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I like clearly written reports delivered within 24 hours to my in-box in a pdf format with good pictures.
I like an inspector who is available to answer questions from his/her report.
I don't like inspectors who nit-pick "cosmetic" items and make them appear to be significant issues with the home.
I don't like inspectors who refer to current code on older homes who are not subject to that code, without a disclaimer saying home may not be subject to the code due to its age.
I don't like inspectors estimating costs of repairs in their reports.
Michael, hope this helps.
Annette Lawrence , Pa...
Palm Harbor, FL
White Plains, NY
I dislike home inspectors who try to kill the deals. A better approach is to educate the home buyers on the reality of home ownership and help them understand the difference between normal maintenance items and those that should cause concern.
Sterling Heights, MI
I love someone who will get me the report that night or the very next morning. I also like the inspectors who will walk the roof. Those that will fit me in when I have an emergency. Those that will answer a question well after a deal has closed.
White Plains, NY
Many of them are good.
I have a great 'vendor' team. The inpector that does not scare the buyer is what I like.
Have not seen you around in a while Michael, we should talk some day soon.
Missing you, my friend. Come back soon to AR if you have accomplished what you wanted to.
Here are a few examples of things home inspectors have done I have encountered that blew my mind as why anyone who recommend :
On inspection buyer did not attend/nor agent filled out report over coffee with the seller left in 20 minutes . ( I had listing side.)
Inspector never went on roof ,wrote glowing report , buyer (my neighbor) had giant hole with racoons living in home.
One of my personal favorites was the inspector who showed up in a white button up shirt and khakis, who told the held the ladder for the buyer , gave her the flashlight and said " Do you see anything up there?" ( Right after that they were asked to leave).
Told me in front of my client don't worry I am not a deal killer, I am not paying for the service and you need to be honest about home issues explain them without being an alarmist but also realizing the inspection is not for me it is for the person paying you to do the job.
I like home inspectors that are thorough and find all that's wrong with a home, but deliver the news gently and within context of the big picture. I like to see reports the same way and a good summary section where all the problems can be located together.
I don't always want the report because of liability but wouldn't mind having a general statement made on the overall condition of the house sent to me.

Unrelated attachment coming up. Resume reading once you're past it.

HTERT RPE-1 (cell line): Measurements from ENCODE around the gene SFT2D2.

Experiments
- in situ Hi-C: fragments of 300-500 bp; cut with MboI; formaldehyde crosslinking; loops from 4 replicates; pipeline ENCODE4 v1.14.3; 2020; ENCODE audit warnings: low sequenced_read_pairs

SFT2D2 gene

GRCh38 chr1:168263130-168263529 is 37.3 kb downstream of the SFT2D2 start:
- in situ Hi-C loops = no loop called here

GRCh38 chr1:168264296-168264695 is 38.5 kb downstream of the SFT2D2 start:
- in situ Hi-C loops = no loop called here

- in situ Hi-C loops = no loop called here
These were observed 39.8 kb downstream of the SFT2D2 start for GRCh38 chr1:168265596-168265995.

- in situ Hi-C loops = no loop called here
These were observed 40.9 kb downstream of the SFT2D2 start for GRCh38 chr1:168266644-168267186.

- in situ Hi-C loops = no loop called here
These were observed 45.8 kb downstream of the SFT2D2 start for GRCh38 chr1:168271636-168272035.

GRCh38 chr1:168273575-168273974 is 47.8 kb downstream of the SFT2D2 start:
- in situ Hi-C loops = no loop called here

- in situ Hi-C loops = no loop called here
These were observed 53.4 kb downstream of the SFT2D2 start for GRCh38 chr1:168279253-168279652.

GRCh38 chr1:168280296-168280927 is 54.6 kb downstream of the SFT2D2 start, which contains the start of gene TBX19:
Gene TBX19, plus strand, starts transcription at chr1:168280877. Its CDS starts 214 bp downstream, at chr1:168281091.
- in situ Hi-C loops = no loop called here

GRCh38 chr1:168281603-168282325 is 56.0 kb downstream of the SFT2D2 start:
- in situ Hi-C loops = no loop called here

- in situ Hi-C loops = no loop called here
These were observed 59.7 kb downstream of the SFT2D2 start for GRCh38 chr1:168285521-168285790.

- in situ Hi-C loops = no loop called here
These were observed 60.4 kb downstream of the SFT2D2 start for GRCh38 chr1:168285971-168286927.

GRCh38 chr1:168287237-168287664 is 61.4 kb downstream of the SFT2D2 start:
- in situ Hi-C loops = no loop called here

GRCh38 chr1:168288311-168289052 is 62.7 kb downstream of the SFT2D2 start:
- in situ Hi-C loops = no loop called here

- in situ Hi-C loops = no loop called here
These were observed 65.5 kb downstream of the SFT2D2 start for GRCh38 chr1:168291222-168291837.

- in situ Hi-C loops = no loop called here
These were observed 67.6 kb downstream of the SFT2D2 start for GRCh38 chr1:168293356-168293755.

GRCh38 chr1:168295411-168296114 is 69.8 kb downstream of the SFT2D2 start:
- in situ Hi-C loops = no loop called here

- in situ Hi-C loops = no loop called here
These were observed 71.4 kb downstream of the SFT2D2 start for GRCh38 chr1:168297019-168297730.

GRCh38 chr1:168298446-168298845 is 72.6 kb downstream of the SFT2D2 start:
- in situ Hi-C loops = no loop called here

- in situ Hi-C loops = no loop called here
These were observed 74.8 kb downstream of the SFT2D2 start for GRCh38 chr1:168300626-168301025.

I like everything everyone has said thus far. What I would suggest is staying in touch with the agents who recommend you, and get their impression and thoughts on how the inspection affected them or impacted them. I liked Patricia Kennedy thoughts on making the list easy for all to understand.
I like the same-day turn on reports scanned to my email, and the inspector knowing the ins and outs of buildings and doing their job. I want my inspector to have experience, and good recommendations from other realtors would certainly polish your apple.
The more challenging aspects of your profession are the ones who do not included photographs on their reports, and those who are alarmists.
Michael, there are two things that are crucial to me. First is a good house-side manner. Being able to explain the good and not so good in a way that the buyers understand - without freaking them out unless they should be freaked out - is a must. Second, the inspection report has to be easily understood by me, by the dumbest listing agent and by buyers and sellers.
Of course, being able to find stuff is also a biggie.
I like home inspectors that are thorough and take their time. I do not like alarmists. In my opinion there are many ways an inspector can share the bad news without creating panic.
What has been recomended by Nina is fundamental to secure repeat buseiness from real estate professionals. However, I feel you are falling into the real esate agent and mortgage broker trap of beleiving 'giving away' more services or even promising better service, add value.
At this time your business and business growth depend on not violationg the rules articulated by Nina or hoping an existing inspector does and your turn at bat materializes. All because you think what makes an agent 'happy' is relevant to your businesss.
May I suggest you spend some part of January 2015 to analyze what a real estate professional REALLY needs. Using SurveyMonkey is a good place to start.
You will find loyalty and opportunity, even if you violate Nina's rules, can be solidified when you understand the mutually aligned interests of the real estate professional. Although superior service is EXPECTED, the promise of it is but a noisey gong. Mortgage broker, inspector, appraiser, attorney, do you want my referrable businesss.... offer me a solution for a real problem all real estate professionals have. (that problem IS NOT finding a good inspector/broker/appraiser/attorney)."
One of the things you should do afterwards is a survey to get your NPS (net promoter score). you can prob. google that term. ask "On a scale of 1-10, how likely are you to recommend us to a friend or client?" Q2 is "why?" and leave it open ended. you will get a lot of rich info. My franchise has been doing this for 3 yts and found it has helped us a lot.